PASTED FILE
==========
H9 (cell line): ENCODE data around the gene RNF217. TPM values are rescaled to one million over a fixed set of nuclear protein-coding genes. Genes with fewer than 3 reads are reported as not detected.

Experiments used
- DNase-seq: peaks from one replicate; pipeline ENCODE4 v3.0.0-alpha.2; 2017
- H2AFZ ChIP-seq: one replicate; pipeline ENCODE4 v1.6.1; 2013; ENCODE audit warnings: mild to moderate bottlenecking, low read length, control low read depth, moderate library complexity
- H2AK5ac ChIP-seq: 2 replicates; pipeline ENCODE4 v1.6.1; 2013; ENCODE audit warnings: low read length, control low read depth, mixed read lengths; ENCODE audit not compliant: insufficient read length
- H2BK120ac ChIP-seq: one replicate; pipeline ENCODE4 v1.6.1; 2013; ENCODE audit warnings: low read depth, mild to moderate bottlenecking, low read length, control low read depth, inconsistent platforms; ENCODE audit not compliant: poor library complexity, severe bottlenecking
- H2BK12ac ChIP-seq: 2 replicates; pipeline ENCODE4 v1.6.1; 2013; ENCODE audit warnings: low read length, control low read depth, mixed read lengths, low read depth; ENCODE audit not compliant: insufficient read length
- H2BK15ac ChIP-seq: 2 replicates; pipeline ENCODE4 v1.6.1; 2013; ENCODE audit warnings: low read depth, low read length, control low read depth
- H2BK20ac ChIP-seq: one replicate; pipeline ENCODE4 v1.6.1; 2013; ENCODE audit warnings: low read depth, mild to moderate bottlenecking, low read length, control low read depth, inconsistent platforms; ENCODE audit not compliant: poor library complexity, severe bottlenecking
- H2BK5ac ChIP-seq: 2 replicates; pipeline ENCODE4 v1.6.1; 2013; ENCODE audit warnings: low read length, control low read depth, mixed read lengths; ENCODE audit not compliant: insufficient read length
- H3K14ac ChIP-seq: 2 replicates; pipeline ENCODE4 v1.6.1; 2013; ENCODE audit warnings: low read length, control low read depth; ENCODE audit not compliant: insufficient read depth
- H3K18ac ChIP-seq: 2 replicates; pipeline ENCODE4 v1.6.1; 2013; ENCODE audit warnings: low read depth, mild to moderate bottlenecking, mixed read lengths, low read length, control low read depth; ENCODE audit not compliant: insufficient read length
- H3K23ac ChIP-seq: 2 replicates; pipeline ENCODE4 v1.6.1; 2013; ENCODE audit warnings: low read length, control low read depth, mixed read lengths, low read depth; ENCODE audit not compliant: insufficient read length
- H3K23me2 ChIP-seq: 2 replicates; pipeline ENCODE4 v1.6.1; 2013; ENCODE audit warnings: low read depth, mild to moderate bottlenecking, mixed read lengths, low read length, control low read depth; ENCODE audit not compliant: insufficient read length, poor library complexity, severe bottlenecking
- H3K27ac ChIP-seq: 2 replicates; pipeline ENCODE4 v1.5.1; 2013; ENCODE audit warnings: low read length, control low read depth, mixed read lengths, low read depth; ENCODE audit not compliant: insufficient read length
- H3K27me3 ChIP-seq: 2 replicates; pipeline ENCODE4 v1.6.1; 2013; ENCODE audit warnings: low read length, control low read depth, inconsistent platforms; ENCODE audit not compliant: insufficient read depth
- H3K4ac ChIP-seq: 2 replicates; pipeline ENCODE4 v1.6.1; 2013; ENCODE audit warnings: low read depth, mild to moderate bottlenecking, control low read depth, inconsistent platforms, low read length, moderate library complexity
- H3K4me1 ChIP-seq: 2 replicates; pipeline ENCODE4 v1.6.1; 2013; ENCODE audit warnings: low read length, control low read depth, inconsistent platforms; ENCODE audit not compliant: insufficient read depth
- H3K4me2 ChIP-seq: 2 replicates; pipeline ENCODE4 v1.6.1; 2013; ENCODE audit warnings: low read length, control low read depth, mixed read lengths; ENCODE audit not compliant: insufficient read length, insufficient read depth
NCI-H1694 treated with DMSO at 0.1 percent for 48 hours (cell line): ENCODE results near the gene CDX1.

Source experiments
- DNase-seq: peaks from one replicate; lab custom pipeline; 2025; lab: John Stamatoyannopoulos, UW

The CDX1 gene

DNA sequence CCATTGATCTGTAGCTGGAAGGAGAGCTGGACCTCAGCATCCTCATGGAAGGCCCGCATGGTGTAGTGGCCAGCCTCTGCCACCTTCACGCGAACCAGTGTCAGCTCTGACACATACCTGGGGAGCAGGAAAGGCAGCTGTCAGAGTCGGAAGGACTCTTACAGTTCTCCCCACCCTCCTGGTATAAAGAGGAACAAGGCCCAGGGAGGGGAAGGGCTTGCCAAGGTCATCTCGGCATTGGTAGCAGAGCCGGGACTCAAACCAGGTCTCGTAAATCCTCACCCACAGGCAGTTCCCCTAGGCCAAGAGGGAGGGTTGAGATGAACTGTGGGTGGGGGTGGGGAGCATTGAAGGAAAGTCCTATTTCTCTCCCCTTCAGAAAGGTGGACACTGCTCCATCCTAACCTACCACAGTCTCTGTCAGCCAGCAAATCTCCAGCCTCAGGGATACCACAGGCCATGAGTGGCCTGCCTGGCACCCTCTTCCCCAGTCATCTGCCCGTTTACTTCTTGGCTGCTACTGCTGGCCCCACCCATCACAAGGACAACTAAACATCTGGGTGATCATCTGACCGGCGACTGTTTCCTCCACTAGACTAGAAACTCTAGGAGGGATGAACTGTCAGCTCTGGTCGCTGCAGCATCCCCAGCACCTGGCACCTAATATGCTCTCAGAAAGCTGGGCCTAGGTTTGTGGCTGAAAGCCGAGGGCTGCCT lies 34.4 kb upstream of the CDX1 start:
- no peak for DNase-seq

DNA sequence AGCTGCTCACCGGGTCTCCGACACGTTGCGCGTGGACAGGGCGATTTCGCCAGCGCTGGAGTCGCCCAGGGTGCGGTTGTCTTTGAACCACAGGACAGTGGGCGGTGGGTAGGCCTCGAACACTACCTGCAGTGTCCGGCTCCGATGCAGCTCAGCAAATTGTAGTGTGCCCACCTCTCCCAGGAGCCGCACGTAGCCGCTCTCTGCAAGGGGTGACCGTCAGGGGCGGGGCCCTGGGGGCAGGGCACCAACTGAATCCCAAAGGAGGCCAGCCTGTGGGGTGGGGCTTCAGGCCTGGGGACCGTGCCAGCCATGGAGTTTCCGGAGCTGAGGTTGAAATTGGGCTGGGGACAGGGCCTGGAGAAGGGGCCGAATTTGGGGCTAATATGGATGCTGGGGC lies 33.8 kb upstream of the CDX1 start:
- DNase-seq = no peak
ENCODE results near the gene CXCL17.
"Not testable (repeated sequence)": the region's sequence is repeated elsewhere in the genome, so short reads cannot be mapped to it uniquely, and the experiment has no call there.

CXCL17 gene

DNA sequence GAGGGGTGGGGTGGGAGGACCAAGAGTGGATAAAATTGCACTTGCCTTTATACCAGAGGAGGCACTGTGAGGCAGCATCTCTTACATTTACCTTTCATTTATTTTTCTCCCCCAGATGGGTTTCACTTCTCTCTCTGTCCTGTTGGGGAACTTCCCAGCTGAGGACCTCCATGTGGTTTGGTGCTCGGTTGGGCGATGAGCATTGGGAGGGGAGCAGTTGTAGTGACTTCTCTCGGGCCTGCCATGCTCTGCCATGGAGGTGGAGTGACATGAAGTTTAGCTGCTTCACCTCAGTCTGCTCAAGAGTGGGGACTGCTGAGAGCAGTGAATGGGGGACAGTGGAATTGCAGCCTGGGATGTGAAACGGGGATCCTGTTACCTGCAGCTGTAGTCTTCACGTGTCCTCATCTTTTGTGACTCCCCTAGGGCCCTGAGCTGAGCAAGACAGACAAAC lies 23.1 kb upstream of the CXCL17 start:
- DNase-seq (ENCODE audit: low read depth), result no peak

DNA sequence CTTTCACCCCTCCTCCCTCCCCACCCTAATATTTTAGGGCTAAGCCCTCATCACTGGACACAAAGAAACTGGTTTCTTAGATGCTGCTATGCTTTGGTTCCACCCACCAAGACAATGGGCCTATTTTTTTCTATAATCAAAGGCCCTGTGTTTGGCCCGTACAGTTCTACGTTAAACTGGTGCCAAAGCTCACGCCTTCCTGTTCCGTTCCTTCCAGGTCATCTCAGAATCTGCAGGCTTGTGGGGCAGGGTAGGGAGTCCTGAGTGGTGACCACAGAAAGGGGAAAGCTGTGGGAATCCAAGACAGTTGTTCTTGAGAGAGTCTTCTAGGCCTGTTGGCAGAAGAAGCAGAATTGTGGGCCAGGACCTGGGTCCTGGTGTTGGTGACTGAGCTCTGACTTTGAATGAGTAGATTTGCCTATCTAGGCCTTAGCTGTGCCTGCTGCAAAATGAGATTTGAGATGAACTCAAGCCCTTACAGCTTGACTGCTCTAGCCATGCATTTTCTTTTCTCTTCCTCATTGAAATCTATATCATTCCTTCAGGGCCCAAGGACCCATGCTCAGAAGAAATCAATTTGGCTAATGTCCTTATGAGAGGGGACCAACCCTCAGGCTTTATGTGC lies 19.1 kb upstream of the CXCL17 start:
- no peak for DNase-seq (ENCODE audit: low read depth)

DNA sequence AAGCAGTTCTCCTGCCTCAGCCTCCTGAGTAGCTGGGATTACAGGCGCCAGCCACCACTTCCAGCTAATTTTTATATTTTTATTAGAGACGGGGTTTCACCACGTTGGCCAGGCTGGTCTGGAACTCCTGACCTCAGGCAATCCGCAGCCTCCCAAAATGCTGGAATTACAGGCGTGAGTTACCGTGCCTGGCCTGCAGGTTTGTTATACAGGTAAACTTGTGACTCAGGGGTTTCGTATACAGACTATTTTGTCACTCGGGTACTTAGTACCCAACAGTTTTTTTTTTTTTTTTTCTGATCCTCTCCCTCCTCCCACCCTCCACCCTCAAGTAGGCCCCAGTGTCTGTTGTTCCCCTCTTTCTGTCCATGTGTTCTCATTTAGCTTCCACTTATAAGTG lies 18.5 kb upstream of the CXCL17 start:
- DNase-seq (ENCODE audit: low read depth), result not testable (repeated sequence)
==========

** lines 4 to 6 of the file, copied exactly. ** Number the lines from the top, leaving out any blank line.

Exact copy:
- H2AFZ ChIP-seq: one replicate; pipeline ENCODE4 v1.6.1; 2013; ENCODE audit warnings: mild to moderate bottlenecking, low read length, control low read depth, moderate library complexity
- H2AK5ac ChIP-seq: 2 replicates; pipeline ENCODE4 v1.6.1; 2013; ENCODE audit warnings: low read length, control low read depth, mixed read lengths; ENCODE audit not compliant: insufficient read length
- H2BK120ac ChIP-seq: one replicate; pipeline ENCODE4 v1.6.1; 2013; ENCODE audit warnings: low read depth, mild to moderate bottlenecking, low read length, control low read depth, inconsistent platforms; ENCODE audit not compliant: poor library complexity, severe bottlenecking